The town of Salatiga, where my language program is based, is 23 km north of the base of Mt. Merapi, and many of its residents remember the eruptions of the past. Salatiga is the largest town in the high-risk area, with over 170,000 residents. I have interviewed and surveyed over a dozen residents during my time here, trying to understand what the concept of pasrah means to them, and how it influences planning for the future. While the survey sample was small, it became apparent that regard towards “pasrah” and a pre-determined future strongly influenced regard towards the environment. Those more inclined to believe that natural disasters were directly influenced by God were less likely to see humans as the cause of environmental destruction; those who did not view natural disasters as a result of God’s will were more likely to see humanity’s role in environmental degradation.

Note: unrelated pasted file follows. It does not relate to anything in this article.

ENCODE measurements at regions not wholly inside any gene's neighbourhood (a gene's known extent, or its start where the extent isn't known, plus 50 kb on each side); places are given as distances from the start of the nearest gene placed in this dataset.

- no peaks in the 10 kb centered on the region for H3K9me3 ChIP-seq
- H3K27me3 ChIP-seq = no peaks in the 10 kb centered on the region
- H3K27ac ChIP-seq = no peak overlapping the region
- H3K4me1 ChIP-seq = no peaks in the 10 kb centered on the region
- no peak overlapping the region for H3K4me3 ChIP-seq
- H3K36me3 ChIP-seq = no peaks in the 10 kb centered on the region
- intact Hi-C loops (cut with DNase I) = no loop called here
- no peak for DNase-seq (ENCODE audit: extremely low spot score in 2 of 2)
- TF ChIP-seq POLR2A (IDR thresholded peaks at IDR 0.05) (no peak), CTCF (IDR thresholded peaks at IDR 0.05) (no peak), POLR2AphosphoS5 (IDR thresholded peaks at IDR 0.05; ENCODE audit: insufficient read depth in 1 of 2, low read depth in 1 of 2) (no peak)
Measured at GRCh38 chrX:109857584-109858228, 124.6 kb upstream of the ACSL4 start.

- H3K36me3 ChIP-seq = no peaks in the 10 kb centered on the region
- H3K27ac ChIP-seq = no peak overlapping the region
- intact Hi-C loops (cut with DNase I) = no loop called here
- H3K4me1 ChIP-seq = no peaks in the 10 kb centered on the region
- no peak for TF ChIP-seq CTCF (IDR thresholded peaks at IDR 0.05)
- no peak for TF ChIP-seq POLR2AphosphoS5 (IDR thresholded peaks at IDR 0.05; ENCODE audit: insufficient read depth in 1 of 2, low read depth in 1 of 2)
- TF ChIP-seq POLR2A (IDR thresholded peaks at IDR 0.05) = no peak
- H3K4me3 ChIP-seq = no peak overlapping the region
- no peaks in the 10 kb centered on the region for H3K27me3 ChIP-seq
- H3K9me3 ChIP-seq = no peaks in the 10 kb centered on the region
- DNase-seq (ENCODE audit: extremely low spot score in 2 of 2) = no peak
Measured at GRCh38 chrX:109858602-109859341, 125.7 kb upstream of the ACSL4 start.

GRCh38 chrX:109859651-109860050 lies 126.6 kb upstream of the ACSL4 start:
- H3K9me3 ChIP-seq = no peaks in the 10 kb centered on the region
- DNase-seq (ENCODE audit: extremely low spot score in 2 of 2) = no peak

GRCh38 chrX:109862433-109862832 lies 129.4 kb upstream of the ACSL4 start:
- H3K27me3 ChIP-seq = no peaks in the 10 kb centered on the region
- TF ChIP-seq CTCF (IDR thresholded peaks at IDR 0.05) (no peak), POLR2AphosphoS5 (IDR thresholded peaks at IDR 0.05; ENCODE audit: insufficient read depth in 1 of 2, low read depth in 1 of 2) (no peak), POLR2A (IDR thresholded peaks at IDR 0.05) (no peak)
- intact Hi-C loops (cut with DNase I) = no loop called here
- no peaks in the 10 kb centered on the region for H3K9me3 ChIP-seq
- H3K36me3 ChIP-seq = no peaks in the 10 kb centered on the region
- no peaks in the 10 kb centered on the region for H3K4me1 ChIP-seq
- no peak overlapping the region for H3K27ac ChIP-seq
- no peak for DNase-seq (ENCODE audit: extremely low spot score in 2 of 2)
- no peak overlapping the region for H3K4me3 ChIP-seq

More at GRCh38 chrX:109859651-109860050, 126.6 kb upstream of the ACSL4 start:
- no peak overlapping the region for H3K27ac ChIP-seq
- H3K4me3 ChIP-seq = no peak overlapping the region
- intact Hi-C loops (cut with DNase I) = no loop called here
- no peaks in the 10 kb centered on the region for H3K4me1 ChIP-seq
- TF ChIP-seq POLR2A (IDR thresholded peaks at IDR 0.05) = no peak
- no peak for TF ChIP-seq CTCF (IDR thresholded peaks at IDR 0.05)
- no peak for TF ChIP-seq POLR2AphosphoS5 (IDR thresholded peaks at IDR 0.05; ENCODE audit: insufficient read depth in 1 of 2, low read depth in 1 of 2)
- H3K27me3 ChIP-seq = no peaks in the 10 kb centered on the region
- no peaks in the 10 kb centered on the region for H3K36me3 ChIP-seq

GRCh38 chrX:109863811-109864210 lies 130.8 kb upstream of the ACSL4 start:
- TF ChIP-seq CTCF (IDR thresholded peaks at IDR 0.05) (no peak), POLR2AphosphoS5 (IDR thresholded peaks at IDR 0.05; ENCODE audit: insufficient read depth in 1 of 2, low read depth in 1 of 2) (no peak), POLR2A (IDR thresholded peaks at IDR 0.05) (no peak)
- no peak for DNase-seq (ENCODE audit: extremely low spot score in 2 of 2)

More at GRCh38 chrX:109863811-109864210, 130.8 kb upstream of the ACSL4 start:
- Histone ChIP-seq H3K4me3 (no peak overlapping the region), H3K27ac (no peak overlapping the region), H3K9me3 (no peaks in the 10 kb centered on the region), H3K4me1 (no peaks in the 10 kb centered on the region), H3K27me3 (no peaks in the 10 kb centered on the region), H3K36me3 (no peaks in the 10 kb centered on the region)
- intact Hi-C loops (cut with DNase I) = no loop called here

While pasrah is a concept that initiates from religious teachings, religion can also provide important lessons for overcoming the tragedy of the commons problem. The Quran states: “There is no joy in life unless three things are available: clean fresh air, abundant pure water, and fertile land.” There are over 750 verses in the Quran related to the environment, and Muslims are commanded to respect the environment and “Preserve the earth because it is your mother.” Likewise, the Catholic religion teaches respect for all creation, for “[t]he Lord’s are the earth and its fullness; the world and those who dwell in it” (Ps 24:1). These teachings were widely recognized by the people I surveyed, and added critical perspective to the context of pasrah in everyday life.